There are many ways to prepare to set up the space and this is just my Chicana Tejana way. There is no right or wrong way when it comes to honoring and celebrating a beloved. I like to use ways that elders taught me so I am sharing some of that with you. There are many different things that I do but I am just sharing the framework so to speak about the celebration. In my workshops we spend more time on the different ways to celebrate, historical and symbolic items and how to personalize the celebration for your comfort level. And we have fun making art.
The work is done in some cases in stages over a period of days when time and space allow. Creating the artwork, food, and gathering of all the special items can take all year long. For me its an ongoing process. I create an art quilt to serve as a backdrop for some of my altars and I often dedicate it to one specific group. Like those lost in the wars, hate crimes, HIV/AIDS, historical figures, and always a personal one at my home to honor friends and family.
Some believe that the Spirits of those who have gone on before come back to visit us on these two days. Others believe they are our Guides/Angels that are with us daily. Others believe that this is just symbolic and this is just a way to remember them. And still others believe a combination. The following information I share with you as it was told to me and it has elements of the above beliefs.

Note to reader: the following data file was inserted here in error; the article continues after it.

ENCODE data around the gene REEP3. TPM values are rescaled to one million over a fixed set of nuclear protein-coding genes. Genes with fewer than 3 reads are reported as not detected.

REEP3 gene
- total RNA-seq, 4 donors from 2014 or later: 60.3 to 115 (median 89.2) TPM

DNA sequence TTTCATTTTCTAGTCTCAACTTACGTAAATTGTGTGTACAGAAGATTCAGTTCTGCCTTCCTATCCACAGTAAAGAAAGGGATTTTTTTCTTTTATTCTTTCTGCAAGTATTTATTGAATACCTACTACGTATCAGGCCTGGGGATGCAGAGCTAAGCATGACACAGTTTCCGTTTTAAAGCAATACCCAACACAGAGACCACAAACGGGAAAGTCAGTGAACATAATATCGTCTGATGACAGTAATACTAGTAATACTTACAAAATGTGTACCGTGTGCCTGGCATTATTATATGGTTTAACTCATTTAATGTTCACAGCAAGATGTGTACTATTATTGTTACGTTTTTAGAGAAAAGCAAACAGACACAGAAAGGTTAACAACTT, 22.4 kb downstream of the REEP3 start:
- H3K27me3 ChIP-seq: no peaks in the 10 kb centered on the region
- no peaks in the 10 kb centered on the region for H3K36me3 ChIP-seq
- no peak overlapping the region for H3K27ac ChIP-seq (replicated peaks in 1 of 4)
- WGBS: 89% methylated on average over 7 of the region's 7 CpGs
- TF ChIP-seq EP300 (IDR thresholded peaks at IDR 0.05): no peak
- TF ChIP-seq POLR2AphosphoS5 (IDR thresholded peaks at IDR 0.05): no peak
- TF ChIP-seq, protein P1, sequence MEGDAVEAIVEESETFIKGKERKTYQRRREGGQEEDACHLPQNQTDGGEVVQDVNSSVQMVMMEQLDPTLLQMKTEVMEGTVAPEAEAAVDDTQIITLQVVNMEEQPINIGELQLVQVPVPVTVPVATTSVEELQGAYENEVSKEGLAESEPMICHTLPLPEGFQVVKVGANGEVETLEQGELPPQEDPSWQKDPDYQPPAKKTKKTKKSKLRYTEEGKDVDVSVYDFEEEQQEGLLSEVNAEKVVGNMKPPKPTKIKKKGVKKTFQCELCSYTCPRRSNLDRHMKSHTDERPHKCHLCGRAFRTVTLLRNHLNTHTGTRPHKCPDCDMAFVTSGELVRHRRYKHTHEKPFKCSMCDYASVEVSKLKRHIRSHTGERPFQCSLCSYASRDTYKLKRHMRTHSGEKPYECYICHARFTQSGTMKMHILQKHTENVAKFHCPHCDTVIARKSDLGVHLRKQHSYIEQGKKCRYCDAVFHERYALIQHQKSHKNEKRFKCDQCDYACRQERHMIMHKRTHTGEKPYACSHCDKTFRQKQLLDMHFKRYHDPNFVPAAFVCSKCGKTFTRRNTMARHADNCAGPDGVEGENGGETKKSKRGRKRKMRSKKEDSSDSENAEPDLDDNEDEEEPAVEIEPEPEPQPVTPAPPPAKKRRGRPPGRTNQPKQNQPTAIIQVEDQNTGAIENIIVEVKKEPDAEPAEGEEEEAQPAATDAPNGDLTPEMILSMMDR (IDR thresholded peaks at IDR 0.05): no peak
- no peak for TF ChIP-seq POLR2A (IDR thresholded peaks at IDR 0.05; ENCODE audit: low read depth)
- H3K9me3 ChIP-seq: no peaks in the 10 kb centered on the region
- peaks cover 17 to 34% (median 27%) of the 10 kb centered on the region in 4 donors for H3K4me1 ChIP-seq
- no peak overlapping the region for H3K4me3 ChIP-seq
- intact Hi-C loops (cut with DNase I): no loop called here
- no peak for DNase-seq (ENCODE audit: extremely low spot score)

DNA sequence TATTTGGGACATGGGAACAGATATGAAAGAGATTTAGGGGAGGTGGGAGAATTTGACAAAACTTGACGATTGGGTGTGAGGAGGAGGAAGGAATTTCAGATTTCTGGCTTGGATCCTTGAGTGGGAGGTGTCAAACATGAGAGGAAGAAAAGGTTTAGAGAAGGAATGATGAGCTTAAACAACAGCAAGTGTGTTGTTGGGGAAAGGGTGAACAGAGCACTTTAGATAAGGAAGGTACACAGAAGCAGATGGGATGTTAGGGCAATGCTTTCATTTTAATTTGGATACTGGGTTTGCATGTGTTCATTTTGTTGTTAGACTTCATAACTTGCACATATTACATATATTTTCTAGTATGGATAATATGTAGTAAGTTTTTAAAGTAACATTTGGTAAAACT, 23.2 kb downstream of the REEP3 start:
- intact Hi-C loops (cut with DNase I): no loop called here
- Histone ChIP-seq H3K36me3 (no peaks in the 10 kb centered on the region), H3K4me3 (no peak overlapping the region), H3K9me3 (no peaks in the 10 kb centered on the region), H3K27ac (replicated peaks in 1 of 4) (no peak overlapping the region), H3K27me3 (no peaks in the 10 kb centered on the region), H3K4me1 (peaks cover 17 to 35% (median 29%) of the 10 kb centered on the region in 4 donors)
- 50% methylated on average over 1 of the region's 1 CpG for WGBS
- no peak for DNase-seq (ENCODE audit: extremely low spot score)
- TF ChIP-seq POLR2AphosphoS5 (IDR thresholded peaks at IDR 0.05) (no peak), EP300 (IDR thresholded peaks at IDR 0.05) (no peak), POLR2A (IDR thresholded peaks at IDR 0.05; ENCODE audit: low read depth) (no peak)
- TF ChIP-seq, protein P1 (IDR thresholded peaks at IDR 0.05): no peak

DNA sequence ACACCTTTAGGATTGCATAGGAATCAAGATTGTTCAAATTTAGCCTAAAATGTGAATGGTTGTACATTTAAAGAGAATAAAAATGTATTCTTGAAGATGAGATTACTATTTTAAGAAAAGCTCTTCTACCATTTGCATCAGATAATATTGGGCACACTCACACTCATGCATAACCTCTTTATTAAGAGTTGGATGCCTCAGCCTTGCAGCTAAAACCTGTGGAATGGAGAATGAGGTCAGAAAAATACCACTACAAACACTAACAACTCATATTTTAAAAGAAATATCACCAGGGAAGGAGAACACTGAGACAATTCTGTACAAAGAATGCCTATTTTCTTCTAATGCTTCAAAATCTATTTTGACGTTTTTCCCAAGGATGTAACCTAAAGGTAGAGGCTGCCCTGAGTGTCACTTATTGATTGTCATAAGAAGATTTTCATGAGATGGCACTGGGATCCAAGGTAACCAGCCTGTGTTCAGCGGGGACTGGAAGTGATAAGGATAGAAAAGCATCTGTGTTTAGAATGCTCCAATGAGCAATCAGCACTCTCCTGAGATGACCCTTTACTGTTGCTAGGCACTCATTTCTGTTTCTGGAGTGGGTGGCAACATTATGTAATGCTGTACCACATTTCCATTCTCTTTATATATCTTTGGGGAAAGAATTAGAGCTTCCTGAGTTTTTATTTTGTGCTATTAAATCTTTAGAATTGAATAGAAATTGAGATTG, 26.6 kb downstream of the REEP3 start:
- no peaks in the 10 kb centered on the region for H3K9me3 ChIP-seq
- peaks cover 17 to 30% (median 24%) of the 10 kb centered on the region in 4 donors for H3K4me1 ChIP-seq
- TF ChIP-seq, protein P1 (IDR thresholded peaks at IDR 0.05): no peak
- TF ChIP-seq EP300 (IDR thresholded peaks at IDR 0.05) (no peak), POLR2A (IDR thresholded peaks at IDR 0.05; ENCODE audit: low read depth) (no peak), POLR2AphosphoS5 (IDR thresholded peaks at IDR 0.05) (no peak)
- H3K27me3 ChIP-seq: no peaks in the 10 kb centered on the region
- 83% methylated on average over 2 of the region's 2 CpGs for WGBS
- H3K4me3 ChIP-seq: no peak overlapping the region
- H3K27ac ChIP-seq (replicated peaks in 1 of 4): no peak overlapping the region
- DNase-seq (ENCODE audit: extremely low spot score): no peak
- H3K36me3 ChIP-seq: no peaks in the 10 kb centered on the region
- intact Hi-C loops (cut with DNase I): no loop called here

Traditional Three Levels Many Indigenous people believe in the 3 deaths:
  • 1st the body ceases to function
  • 2nd the body is returned to the earth; we all are a part of nature
  • 3rd and final death when there is no one left to remember us

First Presbyterian Little Rock 2009 to honor Lucy transgender young woman

Using non scary Skeletons for the Ofrenda
  • By remembering each year we cheat the final death; this is one reason the skeletons are smiling.
  • Skeletons represent death and rebirth.
  • Skeletons symbolize the “eternalness” of the soul or spirit of the deceased.
  • Sugar skulls are reminders that memories are sweet!!!
  • Most are depicted in artwork portraying activities and jobs that the deceased carried out while living.
  • The popular images were created artist José Guadalupe Posada (1852-1913); Posada’s artwork often used the images to portray political satire.

La Catrina artquilt detail inspired by Posada's work

Personal Items

  • New clothing and grooming products such as soap, washcloth, comb for the dead to refresh after the long journey back.
  • Add photos of the one being honored.
  • Capture the essence of the person or persons being honored; include personal items cooking utensils, tools, games, toys, sewing items and so on.

Altar to honor Gloria Anzaldua her photo and books she authored